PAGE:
Every tech company CEO has a vision at the outset. "By year three, we want to have this many users. By year five, we will have reached our target profit margin."
And with the resources available today, startups have never been better positioned to reach these goals. According to CB Insights, the cost to launch a tech startup was $5 million in 2000. But now, with the help of cloud-based tools and open-source software, it can cost as little as $5,000. And thanks to the wide adoption of social networks and the acceptance of global e-commerce, historically common barriers to scaling a young tech business have been broken down.
But how do you know when the time is ripe to grow your business? In my experience, the answer lies within three very important questions.
1. How stable is your business?
Say you want to go into five new international markets. You need cashflow, access to capital or at least a cash cushion to make that happen. To reach a level of predictable income, you may find that before setting goals for increased profit margins or the growth of your client base, you need to focus on customer retention. Bear in mind that depending on what industry you're in, acquiring a new customer can cost anywhere from 5 to 25 times more than retaining an existing one. A new investment can carry a great deal of risk without the certainty your current client base and the dependable cash flow that comes with it.
It's equally important to remember that stability isn't just about money: it's also about people. Do your employees have the talent, knowledge and bandwidth to take on new business? Do you have high employee churn or a lot of newbies on the job? If so, this may not be the best time to introduce the chaos that often accompanies rapid growth. Make sure you've got the people and the processes in place to keep your ship on course, whatever comes your way.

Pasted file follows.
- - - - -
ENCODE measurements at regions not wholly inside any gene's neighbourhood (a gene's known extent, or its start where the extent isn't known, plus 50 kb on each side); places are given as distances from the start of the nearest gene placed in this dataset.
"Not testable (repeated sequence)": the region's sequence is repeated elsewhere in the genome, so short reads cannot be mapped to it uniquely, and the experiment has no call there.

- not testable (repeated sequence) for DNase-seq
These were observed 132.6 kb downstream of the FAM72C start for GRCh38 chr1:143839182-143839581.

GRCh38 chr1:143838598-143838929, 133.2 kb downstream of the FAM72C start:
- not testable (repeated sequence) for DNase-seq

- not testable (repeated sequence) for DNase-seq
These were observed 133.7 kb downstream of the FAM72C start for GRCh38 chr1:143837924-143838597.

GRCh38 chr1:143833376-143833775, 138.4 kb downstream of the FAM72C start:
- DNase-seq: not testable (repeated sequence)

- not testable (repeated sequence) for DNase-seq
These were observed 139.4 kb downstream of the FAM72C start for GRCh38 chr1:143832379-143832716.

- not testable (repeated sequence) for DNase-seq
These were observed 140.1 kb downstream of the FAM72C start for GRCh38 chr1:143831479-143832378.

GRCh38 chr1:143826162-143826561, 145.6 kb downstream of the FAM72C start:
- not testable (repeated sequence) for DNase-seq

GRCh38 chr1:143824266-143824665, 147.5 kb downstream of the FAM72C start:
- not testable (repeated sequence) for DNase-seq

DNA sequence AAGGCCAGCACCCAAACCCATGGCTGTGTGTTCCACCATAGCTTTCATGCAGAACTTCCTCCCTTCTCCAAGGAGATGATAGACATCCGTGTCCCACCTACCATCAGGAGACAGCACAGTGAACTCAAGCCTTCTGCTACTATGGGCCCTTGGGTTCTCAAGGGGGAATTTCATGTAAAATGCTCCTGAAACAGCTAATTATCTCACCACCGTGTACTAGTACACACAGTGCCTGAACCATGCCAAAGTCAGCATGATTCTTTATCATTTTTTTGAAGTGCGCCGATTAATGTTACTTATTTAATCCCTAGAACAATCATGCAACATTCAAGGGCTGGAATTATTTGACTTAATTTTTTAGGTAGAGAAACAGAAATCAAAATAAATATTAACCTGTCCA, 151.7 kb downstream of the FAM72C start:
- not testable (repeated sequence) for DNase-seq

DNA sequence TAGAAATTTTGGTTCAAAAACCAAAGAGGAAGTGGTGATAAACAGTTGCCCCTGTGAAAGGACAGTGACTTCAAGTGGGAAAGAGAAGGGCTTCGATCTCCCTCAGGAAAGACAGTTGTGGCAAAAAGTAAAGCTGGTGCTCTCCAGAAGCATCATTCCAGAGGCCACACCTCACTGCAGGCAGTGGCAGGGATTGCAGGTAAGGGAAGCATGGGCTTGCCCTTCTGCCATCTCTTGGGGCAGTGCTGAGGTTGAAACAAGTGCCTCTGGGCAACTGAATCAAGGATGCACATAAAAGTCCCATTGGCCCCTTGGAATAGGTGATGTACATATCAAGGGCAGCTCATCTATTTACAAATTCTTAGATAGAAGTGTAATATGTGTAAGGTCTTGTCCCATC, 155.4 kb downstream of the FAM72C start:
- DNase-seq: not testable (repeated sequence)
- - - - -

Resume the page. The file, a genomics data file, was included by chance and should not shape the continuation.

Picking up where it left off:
2. What's the market outlook?
After taking a good hard look internally, it's time to take a pulse on the market. To be successful in this exercise, you need to truly understand the pain points that your solution addresses. Is it a systemic issue? Something that happens seasonally? If these pain points have staying power — and you're addressing them more effectively than your competitors — then that's a good sign.
Next, you need to step back and look at the big picture. The last few years have had their share of economic uncertainty. If there appears to be some global instability, certain sectors are crashing or economic signals don't look promising, it may be counterintuitive, but ask yourself, "Is this an opportunity?" For instance, if your company serves the pharmaceutical sector and you're seeing a pattern of mergers, and subsequent downsizing, then tech solutions like yours may be needed to help fill resource gaps, integrate systems or facilitate operational harmonization. Remember, where you see fault lines in your market, it's possible that your solution is the glue needed to fill the cracks.
3. How efficient are you?
When I ask this question, I'm not only talking about how streamlined your operations are but also how cost-efficient your business is. If you are operating efficiently but have terrible margins, then throwing more money into the mix won't help. And if you have the margins but are maxed out on capacity, then how can you possibly scale up?
Before you plan to jack up your prices or schedule a job fair, consider the technologies being brought to bear in your industry. According to a joint survey by Tech City UK and Stripe, there are a set of around 200 cloud-based tools — which they call the "startup stack" — helping transform operations across sectors. Eighty-nine percent of survey respondents said these tools, which include everything from Slack to Hubspot, made establishing and scaling their business easier, and 85 percent said they made it cheaper.
So, review your SOPs in R&D, sales and production. What areas could use improvement? Then, consider which technologies could help you run more efficiently — today, tomorrow and when you are four times this size.
The unscientific method
These are the big questions that are going to give you the objective data you need to make an informed decision. But there's also going to be a less calculated factor to consider: your gut.
You know your company best, and only you can know whether your business is truly poised to take your next big leap. Underneath the assurances of cash flow summaries and projected income graphs, is the unpredictability that comes with scaling. In the end, you need to be both confident in your people, operations and product — and simultaneously willing to change what you are doing, how you are doing it and the people who are doing it for you. So, be sure of what you're starting with but invest in what's needed to remain nimble, because what got you here today may not be what helps you reach the greater successes of tomorrow.